OTTAWA — An Edmonton man says he and his colleagues were told this week that they will have to take a 25 per cent cut on their next paycheques because the federal government won’t subsidize the rest of their wages.
“It just blindsided us,” the man told HuffPost Canada by phone. “I thought that didn’t sound right.”
The worker, who asked for anonymity for fear of career repercussions, said no one at the plumbing company he works for has been laid off. No one, as far as he knows, was in line to be cut from the company payroll because of the COVID-19 crisis , but sales have declined by what he estimates to be at least 15 per cent, as few people want plumbers and other technicians entering their homes unless there is an emergency.
“[We] were just flabbergasted yesterday,” the man said. “It was a bit of a shocker driving home. Right off your plate — gone. And the reasoning was, the federal government is only going to pay 75 per cent, so we’ll keep you employed, but that’s going to be your salary from now on. Which I think is wrong, I think they misinterpreted that. The interpretation should be, yeah the federal government is going to give you 75 and you top it off to make it whole...”
“I thought that was wrong. And I still believe it’s wrong,” he said.
Parliament is expected to pass legislation on Saturday establishing a $73-billion program called the Canada Emergency Wage Subsidy. For employers who have seen at least a 15 per cent drop in revenue, the subsidy will provide payments worth 75 per cent of an employee’s pre-crisis weekly pay up to a maximum of $847 a week for up to 12 weeks.
The program was designed, according to the federal government, to prevent further job losses, encourage companies to rehire workers previously laid off as a result of COVID-19, and help Canadian companies resume normal operations when the crisis is over.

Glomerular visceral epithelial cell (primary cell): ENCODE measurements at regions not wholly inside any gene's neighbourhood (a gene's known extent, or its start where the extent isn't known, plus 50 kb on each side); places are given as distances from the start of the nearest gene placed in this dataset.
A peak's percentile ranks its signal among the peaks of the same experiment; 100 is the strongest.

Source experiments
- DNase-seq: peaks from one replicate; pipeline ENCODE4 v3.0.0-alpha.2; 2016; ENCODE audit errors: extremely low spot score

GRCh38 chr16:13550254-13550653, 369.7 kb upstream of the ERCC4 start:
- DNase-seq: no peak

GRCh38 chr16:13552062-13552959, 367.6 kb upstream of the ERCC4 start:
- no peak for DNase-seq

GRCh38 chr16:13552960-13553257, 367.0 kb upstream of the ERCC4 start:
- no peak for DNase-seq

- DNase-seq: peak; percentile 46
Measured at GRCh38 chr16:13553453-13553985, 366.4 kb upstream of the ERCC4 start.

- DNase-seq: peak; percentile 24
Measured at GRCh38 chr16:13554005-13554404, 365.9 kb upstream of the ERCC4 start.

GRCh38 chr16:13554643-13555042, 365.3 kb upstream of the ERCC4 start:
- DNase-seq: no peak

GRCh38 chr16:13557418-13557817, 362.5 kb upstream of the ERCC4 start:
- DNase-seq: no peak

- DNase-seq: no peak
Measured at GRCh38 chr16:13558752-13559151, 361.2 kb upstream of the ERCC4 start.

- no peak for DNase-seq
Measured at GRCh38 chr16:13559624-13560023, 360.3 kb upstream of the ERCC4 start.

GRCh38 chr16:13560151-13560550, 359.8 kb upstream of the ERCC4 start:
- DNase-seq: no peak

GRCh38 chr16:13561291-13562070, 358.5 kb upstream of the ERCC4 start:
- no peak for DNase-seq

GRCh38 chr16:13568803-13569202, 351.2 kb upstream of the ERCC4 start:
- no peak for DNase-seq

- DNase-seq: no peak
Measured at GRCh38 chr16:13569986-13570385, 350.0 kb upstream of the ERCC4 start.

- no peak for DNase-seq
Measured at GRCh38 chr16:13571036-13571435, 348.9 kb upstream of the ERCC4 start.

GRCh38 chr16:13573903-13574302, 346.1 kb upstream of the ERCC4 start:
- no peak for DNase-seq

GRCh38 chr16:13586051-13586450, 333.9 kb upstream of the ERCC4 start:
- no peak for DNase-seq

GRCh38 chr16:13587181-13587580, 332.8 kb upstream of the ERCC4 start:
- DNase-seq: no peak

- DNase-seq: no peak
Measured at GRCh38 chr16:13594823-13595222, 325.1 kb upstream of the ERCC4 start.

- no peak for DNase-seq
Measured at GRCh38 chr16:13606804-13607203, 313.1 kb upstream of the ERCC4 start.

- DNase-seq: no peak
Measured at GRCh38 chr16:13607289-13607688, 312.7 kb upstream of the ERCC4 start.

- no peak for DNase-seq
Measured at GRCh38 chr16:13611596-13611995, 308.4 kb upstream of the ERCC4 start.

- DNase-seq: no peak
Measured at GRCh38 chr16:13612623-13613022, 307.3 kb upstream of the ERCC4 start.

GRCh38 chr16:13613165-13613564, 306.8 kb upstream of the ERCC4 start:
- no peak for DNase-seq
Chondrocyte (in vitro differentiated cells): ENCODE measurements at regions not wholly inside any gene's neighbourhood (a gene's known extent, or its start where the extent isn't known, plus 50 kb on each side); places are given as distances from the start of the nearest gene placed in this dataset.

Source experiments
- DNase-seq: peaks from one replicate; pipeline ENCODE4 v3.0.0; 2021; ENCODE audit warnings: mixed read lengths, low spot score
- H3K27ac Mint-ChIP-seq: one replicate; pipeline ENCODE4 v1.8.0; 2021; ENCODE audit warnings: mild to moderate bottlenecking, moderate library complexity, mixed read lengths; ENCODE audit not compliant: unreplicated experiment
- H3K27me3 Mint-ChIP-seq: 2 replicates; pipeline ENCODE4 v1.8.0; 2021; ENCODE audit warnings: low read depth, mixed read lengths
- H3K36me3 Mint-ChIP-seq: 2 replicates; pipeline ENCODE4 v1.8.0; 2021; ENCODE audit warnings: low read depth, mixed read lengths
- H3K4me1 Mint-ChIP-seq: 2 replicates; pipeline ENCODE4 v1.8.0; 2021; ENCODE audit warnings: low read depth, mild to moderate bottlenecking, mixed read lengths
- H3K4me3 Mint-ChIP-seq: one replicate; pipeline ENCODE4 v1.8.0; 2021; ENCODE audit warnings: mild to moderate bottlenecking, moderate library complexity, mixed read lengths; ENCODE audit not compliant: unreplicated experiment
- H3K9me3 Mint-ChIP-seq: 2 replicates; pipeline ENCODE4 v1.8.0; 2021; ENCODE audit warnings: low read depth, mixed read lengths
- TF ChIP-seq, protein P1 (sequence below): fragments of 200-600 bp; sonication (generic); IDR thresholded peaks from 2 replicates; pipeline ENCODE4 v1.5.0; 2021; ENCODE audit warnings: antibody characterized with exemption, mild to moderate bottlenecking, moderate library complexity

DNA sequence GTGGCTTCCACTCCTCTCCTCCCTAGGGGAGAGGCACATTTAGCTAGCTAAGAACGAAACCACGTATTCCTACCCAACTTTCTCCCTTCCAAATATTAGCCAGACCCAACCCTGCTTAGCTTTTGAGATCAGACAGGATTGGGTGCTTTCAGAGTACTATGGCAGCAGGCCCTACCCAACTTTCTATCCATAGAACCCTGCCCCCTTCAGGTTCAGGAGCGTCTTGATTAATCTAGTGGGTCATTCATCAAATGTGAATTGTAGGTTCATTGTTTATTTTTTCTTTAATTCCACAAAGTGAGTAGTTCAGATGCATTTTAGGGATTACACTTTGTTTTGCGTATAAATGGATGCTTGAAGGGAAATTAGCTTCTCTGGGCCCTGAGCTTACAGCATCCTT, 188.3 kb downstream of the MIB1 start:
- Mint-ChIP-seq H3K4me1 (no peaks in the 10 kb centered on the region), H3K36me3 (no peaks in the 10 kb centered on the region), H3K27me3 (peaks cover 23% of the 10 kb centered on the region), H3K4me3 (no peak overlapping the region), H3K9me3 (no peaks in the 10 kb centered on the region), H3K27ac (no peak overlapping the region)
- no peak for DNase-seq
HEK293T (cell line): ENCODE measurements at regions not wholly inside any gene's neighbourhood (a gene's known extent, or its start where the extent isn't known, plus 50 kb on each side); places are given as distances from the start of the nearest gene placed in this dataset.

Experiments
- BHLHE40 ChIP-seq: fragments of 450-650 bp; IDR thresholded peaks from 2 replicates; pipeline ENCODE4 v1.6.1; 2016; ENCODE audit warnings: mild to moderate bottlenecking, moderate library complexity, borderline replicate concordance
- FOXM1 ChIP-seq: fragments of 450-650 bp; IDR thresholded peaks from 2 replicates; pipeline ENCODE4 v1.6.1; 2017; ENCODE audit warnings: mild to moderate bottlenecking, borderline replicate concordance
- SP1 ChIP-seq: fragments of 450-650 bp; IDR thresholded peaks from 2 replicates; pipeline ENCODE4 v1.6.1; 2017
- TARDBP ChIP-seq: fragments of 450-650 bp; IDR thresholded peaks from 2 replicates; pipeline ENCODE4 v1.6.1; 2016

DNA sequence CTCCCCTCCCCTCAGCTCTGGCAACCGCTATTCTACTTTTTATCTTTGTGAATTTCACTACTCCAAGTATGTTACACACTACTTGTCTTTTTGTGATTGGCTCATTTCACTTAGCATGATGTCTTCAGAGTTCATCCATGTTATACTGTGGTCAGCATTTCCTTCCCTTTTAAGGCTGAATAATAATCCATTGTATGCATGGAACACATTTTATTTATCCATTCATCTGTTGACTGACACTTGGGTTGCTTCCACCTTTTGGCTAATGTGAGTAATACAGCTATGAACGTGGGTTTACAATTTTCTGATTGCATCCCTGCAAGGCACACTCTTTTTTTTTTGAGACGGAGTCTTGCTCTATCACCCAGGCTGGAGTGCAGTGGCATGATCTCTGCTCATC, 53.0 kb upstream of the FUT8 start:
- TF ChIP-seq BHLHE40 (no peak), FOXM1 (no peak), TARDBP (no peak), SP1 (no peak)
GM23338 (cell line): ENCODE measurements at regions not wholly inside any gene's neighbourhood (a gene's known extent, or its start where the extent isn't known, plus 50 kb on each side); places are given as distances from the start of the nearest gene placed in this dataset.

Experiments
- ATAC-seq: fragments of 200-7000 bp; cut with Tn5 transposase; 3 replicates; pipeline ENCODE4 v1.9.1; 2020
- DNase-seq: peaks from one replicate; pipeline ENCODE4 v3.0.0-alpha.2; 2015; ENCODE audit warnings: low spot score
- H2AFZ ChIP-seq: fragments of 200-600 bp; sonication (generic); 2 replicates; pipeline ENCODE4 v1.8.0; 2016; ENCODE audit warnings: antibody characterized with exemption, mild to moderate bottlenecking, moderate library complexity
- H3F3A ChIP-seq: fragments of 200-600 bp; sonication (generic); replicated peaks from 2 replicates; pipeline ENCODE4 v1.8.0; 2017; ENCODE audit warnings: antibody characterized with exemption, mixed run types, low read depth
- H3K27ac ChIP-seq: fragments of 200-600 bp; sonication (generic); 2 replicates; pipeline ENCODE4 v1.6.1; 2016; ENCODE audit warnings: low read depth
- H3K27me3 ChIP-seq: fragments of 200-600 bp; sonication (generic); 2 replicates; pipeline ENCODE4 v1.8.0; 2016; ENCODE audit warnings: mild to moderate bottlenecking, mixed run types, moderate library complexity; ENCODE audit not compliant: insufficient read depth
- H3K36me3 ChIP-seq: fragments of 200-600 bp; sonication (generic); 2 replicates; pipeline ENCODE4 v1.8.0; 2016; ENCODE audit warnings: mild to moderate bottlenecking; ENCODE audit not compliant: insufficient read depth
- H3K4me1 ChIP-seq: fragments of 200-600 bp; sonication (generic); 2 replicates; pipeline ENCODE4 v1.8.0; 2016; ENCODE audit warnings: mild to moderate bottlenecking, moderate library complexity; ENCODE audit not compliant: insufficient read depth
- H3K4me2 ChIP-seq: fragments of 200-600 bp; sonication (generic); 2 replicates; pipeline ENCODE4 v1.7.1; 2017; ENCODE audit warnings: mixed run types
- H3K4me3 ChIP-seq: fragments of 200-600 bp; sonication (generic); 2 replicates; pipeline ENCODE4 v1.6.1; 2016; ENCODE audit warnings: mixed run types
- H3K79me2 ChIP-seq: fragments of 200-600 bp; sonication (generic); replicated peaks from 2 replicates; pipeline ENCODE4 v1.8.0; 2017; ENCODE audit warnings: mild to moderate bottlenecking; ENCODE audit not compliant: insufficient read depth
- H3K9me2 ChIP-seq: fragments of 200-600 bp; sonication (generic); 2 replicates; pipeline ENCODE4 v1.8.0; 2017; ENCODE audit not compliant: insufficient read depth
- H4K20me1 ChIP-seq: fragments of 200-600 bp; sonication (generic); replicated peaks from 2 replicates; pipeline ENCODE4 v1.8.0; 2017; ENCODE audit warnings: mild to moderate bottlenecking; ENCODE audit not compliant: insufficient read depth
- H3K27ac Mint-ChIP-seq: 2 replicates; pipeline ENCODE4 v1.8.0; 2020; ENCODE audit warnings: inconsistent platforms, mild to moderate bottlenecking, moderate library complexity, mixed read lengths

WATCH: Have this info handy when applying for the Canada Emergency Response Benefit. Story continues below.
It wasn’t designed, however, for companies to use it as an excuse to cut their workers’ salaries and pay nothing towards their employees’ incomes.
Finance Minister Bill Morneau on Thursday encouraged employers to “do all they can to top up their employees’ pay to 100 per cent of pre-crisis pay levels.
“We all need to do our part to help each other through this challenge,” he said.
The Edmonton man, whose wife has already been laid off because of the coronavirus pandemic and government shutdowns, said he worries what the decrease in salary will mean for his insurance benefits if he is injured on the job, or, if he gets laid off, how it might affect his employment insurance.
Alberta isn’t the land of economic opportunity it once was, and he took a pay cut to take this job. Now, he’s scared.
“I can’t go out to someplace and apply for a job.”
He’s also concerned for his colleagues, many of whom were already just scraping by.
“I watched the wind taken right out of them. They can’t say anything. They have no place to go. If something happened to them today, they would be absolutely zero.”
The most generous interpretation, he said, is that his employer doesn’t understand the program. In the back of his mind, however, he wonders if his employer is using the federal program as a way of skipping out on their responsibilities.
“I watched the wind taken right out of them. They can’t say anything. They have no place to go.”
Instead of helping him, the program is hurting, he said, because it gives his employer an excuse to pay him less.
Asked Friday about this practice, Treasury Board President Jean-Yves Duclos said businesses are expected to meet their own obligations.
“We do hope and would expect that employers would add another 25 per cent so that full wages will be paid, but we are understanding that not all businesses will be able to fill the gap between the 75 per cent and the 100 per cent,” the minister said.
The Edmonton man hopes that when the crisis is over he and his colleagues will see their salaries return to what they once were.
“But that’s probably not going to happen,” he said.
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